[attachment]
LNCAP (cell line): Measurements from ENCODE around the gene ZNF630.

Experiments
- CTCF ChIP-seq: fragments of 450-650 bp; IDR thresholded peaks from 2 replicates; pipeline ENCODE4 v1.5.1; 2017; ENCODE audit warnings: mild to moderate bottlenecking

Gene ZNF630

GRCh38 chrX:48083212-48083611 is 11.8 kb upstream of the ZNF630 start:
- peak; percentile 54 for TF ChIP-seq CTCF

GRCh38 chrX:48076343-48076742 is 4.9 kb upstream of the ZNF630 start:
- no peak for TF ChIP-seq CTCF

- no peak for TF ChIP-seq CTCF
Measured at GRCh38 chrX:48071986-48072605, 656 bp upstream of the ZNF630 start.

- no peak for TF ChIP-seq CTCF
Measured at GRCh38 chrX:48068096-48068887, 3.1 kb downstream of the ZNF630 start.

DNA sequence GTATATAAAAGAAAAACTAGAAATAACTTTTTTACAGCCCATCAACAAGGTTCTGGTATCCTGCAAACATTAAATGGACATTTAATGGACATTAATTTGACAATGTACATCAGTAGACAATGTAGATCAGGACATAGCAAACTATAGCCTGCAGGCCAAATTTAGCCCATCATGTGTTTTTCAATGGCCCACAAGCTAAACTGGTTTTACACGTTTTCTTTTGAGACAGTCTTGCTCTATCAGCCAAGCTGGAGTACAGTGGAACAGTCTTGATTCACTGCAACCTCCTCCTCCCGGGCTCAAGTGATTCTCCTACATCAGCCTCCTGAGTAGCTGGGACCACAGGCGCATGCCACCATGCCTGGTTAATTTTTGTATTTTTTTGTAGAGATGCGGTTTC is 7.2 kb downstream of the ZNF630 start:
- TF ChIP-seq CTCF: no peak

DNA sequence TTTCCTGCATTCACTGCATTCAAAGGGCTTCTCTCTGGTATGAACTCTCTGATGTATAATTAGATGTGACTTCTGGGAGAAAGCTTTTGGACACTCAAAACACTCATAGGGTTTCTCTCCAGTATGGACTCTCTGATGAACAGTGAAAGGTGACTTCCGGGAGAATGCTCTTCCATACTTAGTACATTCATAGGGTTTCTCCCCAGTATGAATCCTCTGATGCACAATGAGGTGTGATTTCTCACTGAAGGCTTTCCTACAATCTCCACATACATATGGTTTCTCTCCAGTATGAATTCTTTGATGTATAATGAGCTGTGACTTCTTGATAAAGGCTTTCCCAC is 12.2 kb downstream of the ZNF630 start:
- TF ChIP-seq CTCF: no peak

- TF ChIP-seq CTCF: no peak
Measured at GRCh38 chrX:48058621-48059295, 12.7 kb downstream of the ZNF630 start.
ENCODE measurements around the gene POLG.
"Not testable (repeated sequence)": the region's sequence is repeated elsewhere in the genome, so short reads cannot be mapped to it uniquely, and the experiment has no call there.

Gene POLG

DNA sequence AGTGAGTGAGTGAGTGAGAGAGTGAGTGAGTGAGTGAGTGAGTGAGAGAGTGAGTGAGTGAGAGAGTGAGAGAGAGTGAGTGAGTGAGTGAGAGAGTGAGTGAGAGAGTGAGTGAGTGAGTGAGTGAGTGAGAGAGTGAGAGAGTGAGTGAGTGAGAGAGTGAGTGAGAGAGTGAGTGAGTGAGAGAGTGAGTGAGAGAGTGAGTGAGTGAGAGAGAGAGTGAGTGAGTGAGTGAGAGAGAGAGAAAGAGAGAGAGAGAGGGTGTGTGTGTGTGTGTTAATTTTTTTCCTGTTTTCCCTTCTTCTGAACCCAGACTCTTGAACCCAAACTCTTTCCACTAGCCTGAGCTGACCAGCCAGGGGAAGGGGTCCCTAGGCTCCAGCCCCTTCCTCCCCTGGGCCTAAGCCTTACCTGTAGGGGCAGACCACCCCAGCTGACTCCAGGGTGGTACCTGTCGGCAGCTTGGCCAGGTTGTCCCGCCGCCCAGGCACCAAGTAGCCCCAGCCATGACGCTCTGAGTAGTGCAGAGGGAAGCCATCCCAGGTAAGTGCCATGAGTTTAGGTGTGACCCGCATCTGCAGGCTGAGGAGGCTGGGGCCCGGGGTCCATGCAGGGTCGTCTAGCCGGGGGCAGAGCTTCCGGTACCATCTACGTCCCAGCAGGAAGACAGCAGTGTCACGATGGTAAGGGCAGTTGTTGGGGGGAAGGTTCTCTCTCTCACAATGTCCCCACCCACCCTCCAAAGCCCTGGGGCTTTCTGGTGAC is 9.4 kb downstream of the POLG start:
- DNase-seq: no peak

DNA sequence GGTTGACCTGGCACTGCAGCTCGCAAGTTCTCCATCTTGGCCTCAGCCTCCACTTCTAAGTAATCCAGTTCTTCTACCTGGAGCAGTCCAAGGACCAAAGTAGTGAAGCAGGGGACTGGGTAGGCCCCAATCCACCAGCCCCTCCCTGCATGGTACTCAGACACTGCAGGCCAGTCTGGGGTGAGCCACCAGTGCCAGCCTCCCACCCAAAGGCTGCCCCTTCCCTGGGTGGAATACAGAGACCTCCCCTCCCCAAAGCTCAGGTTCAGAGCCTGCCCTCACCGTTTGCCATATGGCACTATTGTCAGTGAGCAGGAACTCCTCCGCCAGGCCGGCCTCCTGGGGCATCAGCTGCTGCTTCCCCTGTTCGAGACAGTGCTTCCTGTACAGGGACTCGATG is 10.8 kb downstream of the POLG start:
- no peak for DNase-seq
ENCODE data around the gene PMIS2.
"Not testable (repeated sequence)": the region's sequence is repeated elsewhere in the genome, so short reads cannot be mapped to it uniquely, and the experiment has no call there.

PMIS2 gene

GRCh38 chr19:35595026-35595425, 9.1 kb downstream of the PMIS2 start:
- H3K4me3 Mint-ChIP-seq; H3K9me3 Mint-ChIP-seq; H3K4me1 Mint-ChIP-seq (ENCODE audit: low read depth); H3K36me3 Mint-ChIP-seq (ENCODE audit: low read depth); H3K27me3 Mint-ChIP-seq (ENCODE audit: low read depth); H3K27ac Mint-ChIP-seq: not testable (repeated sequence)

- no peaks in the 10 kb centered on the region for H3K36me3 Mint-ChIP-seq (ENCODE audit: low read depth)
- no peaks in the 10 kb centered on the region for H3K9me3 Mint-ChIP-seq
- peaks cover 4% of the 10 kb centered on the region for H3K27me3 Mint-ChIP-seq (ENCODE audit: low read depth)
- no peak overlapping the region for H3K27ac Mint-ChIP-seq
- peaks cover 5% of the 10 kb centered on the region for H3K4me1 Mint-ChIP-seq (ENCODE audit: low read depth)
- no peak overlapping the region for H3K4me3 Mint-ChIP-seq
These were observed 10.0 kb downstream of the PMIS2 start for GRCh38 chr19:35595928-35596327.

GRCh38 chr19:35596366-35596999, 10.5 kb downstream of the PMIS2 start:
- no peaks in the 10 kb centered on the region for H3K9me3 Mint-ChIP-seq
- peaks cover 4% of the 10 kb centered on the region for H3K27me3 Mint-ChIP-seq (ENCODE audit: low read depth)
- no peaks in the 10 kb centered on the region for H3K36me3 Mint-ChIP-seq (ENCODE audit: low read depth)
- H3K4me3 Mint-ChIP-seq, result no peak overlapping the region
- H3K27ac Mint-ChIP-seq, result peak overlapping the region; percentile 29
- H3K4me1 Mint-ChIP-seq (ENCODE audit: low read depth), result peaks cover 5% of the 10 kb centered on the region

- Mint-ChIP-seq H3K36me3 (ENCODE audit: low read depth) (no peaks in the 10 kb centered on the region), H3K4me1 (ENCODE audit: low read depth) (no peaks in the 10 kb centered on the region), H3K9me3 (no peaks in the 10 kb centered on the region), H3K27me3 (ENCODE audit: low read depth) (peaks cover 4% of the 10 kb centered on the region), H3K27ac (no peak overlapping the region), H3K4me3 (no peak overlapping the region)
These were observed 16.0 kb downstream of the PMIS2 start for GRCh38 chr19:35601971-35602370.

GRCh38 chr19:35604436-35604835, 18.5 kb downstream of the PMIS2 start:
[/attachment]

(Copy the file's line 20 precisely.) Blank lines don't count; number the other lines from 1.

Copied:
"Not testable (repeated sequence)": the region's sequence is repeated elsewhere in the genome, so short reads cannot be mapped to it uniquely, and the experiment has no call there.